CARBONDALE, IL (KFVS) - College students around the country are showing their support for the Occupy Wall Street movement; that includes at Southern Illinois University.
Thursday afternoon's gathering in front of Morris Library certainly didn't bring out the large crowds as seen in New York, Los Angeles and Chicago; only a dozen or so students took part. But the students who did join the effort were passionate about their cause.
"I think one of the lies that our generation has been told is that we're somehow not as powerful as the Baby Boomers, that we just have to let them control our world. I think part of what the Occupy Together movement is doing is saying 'No'," said protestor Nichole Nicholson, an SIU Graduate teacher's assistant and PhD candidate. "The youth do have a voice. We have opinions and this is our world too."
Unlike their Occupy Wall Street counterparts in New York armed with sleeping bags and protest signs, the small groups of SIU students were armed with only book bags and the hope that they'll graduate into a better world.
"It's going to be very hard to make a new world for yourself if Wall Street continues doing what they're doing," said protestor Derrick Burns, an SIU Freshman. "I was part of Occupy Chicago...I carried a sign, and on the back of the sign it said 'the American government and Wall Street will hear from all of us soon', and that's true because you cannot keep treating people you serve this way."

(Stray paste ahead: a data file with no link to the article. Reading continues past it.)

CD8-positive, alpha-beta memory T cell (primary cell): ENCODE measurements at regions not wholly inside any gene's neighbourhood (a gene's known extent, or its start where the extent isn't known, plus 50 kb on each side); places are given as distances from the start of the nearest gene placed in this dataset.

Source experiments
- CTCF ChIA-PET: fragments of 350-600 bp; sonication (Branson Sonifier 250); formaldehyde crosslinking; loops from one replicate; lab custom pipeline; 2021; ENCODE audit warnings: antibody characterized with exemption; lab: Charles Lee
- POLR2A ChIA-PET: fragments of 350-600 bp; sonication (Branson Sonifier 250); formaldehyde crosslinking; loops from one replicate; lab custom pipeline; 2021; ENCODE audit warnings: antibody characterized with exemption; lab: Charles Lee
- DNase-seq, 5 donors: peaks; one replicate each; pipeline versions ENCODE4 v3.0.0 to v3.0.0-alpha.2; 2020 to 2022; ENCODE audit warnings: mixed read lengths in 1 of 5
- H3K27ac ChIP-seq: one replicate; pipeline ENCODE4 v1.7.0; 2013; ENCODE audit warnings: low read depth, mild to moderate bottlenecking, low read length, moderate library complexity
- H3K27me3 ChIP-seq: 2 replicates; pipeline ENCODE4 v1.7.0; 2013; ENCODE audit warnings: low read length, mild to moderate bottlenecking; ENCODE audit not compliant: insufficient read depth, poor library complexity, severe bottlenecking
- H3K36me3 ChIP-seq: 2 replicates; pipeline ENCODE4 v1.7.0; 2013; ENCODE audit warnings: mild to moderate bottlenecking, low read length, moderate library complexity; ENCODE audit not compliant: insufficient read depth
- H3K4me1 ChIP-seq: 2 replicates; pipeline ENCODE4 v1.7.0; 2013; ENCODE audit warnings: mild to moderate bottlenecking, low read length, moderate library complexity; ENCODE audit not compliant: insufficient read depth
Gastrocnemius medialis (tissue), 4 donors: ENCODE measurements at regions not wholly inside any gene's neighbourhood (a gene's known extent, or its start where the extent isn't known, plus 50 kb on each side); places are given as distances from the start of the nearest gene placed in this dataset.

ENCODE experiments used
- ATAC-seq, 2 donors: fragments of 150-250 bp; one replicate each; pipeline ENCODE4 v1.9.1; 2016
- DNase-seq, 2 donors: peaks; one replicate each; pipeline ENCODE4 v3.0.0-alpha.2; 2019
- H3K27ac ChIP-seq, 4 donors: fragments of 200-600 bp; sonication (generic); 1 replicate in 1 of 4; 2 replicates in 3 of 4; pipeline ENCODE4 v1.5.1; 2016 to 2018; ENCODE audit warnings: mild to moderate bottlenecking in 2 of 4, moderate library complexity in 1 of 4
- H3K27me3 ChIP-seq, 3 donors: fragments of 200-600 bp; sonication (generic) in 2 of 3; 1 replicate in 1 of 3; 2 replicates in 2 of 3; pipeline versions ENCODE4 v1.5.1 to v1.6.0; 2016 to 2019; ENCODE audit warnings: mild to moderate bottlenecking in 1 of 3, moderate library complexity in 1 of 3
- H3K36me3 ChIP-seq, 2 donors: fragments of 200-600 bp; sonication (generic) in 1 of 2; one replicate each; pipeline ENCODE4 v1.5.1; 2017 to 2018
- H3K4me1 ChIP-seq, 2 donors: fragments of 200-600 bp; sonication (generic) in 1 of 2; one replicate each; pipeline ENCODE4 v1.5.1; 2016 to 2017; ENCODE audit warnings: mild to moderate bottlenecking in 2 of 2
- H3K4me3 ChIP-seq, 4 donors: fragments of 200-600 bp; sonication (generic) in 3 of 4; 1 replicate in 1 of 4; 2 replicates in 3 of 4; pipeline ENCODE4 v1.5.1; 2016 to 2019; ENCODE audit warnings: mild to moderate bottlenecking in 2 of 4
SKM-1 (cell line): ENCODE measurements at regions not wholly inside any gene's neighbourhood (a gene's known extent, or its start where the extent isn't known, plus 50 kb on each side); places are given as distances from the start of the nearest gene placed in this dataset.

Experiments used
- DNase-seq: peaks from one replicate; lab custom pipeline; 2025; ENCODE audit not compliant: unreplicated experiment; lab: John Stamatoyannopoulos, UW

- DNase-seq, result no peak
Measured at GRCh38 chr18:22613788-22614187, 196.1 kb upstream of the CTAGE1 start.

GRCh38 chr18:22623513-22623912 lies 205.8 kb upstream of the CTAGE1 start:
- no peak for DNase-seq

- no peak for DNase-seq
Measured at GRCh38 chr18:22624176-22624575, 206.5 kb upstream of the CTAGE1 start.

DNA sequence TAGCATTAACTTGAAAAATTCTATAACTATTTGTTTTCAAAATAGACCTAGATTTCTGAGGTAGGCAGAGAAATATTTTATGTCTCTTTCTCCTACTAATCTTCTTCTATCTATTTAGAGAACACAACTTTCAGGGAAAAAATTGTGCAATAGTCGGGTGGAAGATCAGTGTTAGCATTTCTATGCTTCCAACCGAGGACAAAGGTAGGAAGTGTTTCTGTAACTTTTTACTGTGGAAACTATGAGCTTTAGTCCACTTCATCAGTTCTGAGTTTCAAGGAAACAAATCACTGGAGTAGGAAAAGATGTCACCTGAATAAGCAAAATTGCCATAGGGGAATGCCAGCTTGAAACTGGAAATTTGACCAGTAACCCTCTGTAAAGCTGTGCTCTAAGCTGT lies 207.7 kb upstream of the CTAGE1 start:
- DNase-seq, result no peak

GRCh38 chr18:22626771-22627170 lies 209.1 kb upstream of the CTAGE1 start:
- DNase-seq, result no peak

The Occupy SIU event was planned as a part of the "Occupy Colleges" nationwide walk out. Students from 100 universities across the country planned to join the effort for change Thursday afternoon. It was billed as potentially the largest student protest since the 1970's.
"We don't have to be run by the people who have all the money," said Nicholson. "We can make our own decisions we're allowed to have a voice. Especially in southern Illinois where so many are struggling with joblessness, poverty and lack of opportunity, this movement is particularly important here as a way to get the local folks involved, it doesn't have to be this way, we can make change together."
While the SIU event didn't see the crowds as seen in larger cities - the students say each of those large scale events started small, with an idea that caught on.
"When I was in Chicago, the first day we only had 12 people, but as the day and week went on there were thousands and thousands of people who supported us. I believe the same outcome will happen here," Burns said.
"Occupy Carbondale" plans to protest again Saturday in Carbondale with the Peace Coalition of Southern Illinois. Details on a location and time for that protest will be revealed later on the Occupy Carbondale Facebook page.